Bad Heart, Plenty of Guts
Ron Sossi founded the Odyssey Theater 34 years ago at a leased storefront on Ohio and Bundy, in West Los Angeles. In that time, he has suffered two heart attacks, 24 and 19 years ago, yet he continues to refuse bypass surgery, preferring instead "alternative therapy" a phrase some people might use to describe his kind of theater. And despite the existence of several other small theaters in Los Angeles County that have had similar longevity, Sossis Odyssey Theater, now a three-theater complex on Sepulveda Boulevard, is widely regarded as the granddaddy of L.A.s scrappier stage scene. Serving what Sossi has described as his subscriber base of aging hippies, the Odyssey provides an answer, in style and content, to the comparatively moneyed programming coming out of Gordon Davidsons Taper and Ahmanson theaters downtown.
"And Im still here," he points out, underscoring a life lived on the edge: When he moves too sharply, sometimes he feels it in his chest "like a meter," and he pops a nitroglycerine tablet to relieve the stress.
His theater earned a reputation for being politically charged because of early hits like The Adolf Hitler Show and The Chicago Conspiracy Trial, but politics was never Sossis primary concern. Hes far more interested in metaphysical plays developed through an extended rehearsal process with an ensemble like Buddhas Big Nite, currently playing at the Odyssey the kinds of works that went out of fashion in Europe and England in the early 60s, and never really found a niche here. "Do a play about politics, and everyone says thats important," says Sossi. "Do a play about the nature of existence, and thats escapist."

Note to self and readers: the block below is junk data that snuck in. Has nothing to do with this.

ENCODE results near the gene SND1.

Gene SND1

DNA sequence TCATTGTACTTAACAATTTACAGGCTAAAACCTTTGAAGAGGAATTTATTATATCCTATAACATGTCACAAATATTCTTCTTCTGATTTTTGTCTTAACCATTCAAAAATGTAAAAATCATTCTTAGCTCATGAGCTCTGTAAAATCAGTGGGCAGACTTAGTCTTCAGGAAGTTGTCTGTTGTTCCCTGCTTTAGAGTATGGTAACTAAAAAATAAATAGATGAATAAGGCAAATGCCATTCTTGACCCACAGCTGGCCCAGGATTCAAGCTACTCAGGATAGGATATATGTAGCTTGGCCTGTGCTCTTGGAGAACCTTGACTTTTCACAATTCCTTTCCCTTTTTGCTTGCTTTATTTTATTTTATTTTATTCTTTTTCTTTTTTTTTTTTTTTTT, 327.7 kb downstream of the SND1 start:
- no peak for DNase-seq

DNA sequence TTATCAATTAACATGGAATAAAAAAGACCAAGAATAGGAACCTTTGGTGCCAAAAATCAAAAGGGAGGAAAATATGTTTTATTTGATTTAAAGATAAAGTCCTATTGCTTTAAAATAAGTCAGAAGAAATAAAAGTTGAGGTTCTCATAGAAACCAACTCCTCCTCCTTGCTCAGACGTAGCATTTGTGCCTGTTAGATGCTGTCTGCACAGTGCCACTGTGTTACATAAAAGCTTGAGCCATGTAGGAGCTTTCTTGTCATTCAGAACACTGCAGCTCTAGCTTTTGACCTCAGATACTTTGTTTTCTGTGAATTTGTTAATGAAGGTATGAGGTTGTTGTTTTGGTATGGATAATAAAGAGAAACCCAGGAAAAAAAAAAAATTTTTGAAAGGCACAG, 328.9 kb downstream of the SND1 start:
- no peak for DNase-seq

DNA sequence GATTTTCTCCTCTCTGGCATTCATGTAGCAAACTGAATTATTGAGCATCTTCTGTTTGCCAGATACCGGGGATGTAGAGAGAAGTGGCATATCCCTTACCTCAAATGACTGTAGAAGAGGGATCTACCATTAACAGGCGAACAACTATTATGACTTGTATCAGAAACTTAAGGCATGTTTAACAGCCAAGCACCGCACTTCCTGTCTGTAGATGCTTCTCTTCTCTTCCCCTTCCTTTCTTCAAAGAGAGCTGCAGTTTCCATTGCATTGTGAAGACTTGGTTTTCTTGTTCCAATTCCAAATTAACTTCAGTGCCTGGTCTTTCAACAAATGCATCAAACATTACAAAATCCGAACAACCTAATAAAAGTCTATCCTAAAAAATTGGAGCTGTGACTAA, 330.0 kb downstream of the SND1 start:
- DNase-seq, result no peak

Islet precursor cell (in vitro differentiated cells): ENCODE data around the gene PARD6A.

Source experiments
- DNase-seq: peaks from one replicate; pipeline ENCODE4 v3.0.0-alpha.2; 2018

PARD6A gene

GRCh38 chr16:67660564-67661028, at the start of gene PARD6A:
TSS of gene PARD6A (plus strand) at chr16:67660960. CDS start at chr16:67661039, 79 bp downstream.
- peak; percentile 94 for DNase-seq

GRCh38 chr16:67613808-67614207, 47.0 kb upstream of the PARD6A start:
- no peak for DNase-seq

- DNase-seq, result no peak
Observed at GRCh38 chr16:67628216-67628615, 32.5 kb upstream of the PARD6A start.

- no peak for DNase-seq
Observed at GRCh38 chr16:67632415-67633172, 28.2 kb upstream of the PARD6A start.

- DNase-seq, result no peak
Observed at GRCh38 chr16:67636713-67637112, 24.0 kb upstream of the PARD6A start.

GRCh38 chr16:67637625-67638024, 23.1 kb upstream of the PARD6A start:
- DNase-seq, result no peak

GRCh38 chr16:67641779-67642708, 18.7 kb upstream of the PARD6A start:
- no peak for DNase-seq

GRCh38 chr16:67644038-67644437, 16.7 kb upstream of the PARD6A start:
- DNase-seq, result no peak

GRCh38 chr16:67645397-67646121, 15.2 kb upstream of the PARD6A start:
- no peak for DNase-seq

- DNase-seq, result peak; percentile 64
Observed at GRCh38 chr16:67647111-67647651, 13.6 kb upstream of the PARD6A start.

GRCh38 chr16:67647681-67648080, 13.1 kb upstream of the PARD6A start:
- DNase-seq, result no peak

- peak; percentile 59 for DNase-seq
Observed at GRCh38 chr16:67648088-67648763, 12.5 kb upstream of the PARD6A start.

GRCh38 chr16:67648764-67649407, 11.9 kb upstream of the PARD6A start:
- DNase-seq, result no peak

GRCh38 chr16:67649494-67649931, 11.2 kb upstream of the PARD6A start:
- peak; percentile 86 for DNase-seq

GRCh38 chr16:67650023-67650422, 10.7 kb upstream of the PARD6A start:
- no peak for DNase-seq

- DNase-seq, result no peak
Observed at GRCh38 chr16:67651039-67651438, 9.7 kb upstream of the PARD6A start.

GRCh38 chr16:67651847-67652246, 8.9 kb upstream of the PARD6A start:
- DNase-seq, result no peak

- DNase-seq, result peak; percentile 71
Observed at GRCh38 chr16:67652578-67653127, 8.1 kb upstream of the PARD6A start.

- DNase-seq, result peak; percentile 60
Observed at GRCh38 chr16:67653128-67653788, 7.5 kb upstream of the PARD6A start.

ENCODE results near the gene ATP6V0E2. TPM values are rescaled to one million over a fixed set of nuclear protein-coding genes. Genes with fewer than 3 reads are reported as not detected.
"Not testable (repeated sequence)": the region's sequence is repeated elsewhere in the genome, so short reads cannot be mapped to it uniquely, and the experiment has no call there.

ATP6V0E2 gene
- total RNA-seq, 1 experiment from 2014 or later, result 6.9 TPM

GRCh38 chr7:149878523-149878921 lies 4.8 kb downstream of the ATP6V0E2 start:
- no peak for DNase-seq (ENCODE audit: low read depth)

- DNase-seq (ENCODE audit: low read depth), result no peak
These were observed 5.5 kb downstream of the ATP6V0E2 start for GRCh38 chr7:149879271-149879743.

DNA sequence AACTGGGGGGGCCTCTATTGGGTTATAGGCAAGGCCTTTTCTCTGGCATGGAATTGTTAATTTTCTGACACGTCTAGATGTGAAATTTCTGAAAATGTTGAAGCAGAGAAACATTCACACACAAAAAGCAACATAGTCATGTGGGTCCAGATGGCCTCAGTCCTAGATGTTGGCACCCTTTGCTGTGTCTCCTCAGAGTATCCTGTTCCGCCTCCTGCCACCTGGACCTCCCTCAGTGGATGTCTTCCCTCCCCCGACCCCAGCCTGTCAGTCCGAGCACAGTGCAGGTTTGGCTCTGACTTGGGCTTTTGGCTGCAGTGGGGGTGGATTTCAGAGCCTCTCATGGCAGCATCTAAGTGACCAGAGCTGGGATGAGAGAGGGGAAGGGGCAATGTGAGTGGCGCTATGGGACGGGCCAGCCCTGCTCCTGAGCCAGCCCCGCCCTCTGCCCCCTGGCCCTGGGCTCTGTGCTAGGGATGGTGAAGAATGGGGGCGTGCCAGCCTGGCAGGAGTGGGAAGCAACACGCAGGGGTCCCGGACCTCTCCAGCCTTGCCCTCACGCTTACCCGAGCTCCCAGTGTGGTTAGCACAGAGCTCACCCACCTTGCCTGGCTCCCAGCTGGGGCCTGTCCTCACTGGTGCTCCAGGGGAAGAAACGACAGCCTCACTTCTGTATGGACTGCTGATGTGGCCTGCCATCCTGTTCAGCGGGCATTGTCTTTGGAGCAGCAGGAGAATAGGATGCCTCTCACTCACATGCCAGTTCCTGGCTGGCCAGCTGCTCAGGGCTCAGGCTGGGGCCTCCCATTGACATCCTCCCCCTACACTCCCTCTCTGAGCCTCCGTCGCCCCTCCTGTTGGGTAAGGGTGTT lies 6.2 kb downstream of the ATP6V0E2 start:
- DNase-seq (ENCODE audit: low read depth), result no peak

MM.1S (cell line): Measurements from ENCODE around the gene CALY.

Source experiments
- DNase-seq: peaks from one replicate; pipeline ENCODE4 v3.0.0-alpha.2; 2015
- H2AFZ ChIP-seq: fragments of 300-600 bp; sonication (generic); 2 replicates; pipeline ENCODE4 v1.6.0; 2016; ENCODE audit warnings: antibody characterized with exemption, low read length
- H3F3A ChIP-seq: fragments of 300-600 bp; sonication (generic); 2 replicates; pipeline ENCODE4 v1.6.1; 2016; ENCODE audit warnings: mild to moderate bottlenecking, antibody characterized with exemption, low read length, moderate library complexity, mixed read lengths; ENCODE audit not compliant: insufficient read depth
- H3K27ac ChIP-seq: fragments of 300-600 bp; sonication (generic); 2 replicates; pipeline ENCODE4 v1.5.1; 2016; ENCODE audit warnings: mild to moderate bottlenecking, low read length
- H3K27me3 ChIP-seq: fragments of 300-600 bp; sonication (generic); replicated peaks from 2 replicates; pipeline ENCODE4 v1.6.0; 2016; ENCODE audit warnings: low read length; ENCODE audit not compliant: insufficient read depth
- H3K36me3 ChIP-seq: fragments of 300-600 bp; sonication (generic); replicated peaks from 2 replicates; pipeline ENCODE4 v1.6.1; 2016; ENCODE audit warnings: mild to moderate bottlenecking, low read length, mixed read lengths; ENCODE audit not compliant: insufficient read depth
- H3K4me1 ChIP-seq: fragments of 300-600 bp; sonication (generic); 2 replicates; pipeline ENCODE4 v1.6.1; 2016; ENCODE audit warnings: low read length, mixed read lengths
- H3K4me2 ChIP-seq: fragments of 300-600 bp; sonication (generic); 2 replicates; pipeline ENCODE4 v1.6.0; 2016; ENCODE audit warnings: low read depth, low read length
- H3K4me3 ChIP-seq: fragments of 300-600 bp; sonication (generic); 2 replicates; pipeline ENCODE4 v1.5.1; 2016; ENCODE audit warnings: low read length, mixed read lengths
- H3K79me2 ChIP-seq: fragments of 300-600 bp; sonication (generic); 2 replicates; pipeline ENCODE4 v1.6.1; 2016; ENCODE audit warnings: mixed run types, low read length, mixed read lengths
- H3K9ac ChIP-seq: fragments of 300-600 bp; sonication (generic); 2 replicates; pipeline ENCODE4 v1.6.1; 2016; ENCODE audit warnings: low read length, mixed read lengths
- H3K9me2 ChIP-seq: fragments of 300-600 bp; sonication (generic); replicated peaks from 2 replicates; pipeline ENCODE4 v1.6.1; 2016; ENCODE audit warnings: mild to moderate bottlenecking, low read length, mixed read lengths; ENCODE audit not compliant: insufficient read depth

Sossi grew up outside Detroit in a Catholic household, where his father was an auto executive and where he says there was no art in the family. A rich fantasy life provided some relief. With no interest in sports, Sossi was more inclined toward comic books, friends, mock wars and hypnosis. He says he once hypnotized a girl and gave her post-hypnotic suggestions without having a clue as to what he was doing, or why, other than a generalized attraction to mysticism that has never diminished.
Premium Seating: Los Angeles Angels v Cincinnati Reds
TicketsMon., Aug. 29, 7:05pm
Los Angeles Angels vs. Cincinnati Reds
TicketsMon., Aug. 29, 7:05pm
UCLA Bruins Double Header: M Soccer vs Duke & W Soccer vs Penn St.
TicketsFri., Sep. 2, 5:00pm
UCLA Bruins Men's Soccer vs. University of Akron Zips Men's Soccer
TicketsMon., Sep. 5, 5:00pm
In the eighth grade, he resolved to join the seminary and become a priest. As a counter-move, his parents bought him a puppy, strategizing that the boy-dog bond would keep young Ron at home. It worked.
After graduating from the University of Michigan and receiving a graduate degree in film from UCLA, Sossi became a television executive at ABC, in charge of The Flying Nun and Bewitched a particularly comical notion for a man who almost became a priest.
"A lot of my friends were trying to get into the industry. I started a theater to get out of the industry. I hated it," Sossi explained to the Weekly at a booth at the venerable greasy spoon Dolores, having just gotten off a 63-day juice and broth fast.
L.A. WEEKLY: How are you different from Gordon Davidson, and how might you be similar?